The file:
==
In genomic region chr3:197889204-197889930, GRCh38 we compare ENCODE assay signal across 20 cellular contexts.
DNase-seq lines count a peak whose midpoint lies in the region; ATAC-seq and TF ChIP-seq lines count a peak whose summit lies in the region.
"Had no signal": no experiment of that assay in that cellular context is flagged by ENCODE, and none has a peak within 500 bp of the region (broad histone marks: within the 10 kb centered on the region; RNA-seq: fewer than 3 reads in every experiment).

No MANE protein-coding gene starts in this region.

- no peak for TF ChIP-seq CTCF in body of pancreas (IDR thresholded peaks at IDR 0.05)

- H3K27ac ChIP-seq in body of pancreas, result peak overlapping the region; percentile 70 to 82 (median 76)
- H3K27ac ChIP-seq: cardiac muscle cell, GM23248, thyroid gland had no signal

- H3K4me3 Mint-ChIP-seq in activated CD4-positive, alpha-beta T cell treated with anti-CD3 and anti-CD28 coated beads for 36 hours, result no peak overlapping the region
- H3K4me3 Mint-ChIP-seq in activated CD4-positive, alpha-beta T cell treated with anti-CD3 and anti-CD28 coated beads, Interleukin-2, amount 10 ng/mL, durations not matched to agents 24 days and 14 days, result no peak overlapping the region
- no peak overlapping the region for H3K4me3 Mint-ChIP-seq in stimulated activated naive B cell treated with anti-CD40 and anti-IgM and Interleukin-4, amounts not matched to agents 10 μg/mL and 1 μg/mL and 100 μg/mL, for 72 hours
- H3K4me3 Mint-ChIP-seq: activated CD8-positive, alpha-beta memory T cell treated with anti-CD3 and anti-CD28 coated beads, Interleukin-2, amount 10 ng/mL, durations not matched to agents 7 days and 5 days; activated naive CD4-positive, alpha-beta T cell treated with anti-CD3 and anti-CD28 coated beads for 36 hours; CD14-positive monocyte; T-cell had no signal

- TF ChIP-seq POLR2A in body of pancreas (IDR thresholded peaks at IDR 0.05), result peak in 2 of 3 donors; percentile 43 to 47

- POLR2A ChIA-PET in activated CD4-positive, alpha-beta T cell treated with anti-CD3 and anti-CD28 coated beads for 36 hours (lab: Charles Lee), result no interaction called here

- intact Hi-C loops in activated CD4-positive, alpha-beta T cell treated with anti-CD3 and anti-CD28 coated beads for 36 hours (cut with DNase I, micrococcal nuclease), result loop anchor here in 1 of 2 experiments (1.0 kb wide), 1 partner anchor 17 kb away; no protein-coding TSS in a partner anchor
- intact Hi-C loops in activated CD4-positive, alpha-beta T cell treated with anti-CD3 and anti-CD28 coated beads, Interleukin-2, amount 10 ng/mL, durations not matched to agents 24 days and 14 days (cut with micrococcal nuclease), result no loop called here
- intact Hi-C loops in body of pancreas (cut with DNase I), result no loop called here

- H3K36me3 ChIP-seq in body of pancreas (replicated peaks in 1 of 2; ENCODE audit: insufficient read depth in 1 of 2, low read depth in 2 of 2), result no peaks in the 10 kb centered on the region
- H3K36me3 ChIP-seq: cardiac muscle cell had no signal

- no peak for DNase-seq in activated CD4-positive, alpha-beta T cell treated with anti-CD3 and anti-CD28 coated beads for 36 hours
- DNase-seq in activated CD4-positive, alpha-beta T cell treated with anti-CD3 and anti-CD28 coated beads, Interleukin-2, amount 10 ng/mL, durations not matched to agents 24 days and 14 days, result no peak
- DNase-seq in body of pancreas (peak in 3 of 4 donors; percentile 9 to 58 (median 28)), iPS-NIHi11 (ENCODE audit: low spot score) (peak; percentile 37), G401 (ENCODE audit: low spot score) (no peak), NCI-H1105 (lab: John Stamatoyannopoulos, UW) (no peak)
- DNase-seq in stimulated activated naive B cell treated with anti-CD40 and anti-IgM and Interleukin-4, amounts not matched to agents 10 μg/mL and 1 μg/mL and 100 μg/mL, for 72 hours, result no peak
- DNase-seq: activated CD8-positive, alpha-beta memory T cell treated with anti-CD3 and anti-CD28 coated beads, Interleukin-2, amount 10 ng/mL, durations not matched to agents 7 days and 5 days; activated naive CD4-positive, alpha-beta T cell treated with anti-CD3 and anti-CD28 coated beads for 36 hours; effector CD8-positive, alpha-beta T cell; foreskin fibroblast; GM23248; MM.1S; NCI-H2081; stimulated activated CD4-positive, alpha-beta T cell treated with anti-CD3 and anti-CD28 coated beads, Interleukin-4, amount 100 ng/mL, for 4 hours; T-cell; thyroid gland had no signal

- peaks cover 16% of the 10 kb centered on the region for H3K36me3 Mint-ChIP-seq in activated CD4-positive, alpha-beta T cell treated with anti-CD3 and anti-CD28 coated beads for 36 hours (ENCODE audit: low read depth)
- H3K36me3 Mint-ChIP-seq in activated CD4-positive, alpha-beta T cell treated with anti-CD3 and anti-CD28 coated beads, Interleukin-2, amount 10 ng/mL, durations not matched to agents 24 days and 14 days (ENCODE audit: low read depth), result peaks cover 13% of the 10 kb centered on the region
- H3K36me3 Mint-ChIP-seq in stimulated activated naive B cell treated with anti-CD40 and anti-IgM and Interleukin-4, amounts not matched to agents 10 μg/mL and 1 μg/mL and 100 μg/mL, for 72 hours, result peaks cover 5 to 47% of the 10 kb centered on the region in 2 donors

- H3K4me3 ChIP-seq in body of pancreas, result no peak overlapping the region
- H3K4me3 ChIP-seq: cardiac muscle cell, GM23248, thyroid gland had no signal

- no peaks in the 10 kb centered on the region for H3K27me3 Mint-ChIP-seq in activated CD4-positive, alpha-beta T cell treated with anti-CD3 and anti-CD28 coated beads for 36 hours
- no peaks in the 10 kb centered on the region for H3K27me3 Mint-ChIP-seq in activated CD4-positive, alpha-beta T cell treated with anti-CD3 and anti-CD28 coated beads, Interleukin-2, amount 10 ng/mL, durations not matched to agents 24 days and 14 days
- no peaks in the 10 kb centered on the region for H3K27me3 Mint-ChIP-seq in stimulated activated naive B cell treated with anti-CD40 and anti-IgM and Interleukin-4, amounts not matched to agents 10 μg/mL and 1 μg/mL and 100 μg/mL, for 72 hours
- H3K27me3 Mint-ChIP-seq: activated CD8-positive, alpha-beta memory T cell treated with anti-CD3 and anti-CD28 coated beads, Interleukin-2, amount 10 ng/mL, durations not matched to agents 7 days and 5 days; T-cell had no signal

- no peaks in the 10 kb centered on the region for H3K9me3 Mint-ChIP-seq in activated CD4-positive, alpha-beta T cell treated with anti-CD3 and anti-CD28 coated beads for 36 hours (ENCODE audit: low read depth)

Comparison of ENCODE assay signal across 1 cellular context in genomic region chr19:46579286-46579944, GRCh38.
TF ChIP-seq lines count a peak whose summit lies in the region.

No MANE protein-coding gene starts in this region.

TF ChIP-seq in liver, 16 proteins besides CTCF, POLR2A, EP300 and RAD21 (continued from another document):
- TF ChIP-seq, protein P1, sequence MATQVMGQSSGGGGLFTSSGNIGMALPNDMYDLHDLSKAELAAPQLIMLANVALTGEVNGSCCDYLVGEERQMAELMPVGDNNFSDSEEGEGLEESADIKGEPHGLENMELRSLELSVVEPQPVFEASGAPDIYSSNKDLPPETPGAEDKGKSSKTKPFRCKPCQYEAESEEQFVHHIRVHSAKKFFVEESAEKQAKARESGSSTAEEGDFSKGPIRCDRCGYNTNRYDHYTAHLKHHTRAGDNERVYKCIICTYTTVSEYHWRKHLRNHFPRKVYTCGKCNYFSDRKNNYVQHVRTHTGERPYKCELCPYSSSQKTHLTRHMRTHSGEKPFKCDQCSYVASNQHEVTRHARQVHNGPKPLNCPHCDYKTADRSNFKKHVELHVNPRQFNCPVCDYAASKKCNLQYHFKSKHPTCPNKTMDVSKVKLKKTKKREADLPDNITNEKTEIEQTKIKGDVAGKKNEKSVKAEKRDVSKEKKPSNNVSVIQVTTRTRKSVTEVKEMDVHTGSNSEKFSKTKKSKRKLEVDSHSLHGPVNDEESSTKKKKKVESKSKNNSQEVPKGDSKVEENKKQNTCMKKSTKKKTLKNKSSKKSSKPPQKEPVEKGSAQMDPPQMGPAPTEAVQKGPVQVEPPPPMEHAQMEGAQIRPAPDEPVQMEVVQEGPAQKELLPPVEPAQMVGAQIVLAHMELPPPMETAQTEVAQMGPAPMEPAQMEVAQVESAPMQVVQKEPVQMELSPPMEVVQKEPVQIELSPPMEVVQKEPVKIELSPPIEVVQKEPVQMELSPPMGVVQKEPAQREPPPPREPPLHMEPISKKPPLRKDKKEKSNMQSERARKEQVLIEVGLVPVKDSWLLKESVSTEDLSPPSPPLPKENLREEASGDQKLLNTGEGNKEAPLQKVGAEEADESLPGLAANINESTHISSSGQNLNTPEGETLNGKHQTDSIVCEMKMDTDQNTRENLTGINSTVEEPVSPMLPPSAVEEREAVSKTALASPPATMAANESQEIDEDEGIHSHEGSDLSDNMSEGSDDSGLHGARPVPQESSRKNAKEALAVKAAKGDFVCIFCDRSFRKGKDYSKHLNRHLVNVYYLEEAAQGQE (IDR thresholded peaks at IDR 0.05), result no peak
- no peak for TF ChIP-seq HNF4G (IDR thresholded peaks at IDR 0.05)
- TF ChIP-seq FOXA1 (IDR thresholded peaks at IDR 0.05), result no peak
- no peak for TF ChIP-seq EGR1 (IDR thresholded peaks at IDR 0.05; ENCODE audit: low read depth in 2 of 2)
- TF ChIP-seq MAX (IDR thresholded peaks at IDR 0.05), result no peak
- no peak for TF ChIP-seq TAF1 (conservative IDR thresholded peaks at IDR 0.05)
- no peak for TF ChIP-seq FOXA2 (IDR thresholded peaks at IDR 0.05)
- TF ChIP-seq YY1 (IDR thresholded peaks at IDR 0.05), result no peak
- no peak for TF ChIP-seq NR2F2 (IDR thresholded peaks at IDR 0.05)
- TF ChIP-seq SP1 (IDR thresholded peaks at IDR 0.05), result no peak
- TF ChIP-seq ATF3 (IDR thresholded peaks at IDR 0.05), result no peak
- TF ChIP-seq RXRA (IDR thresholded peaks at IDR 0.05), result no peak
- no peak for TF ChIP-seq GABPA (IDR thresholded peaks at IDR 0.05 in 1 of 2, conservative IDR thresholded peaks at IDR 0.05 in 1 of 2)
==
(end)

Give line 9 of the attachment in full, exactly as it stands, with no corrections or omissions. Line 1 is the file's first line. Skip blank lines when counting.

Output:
- H3K4me3 Mint-ChIP-seq in activated CD4-positive, alpha-beta T cell treated with anti-CD3 and anti-CD28 coated beads, Interleukin-2, amount 10 ng/mL, durations not matched to agents 24 days and 14 days, result no peak overlapping the region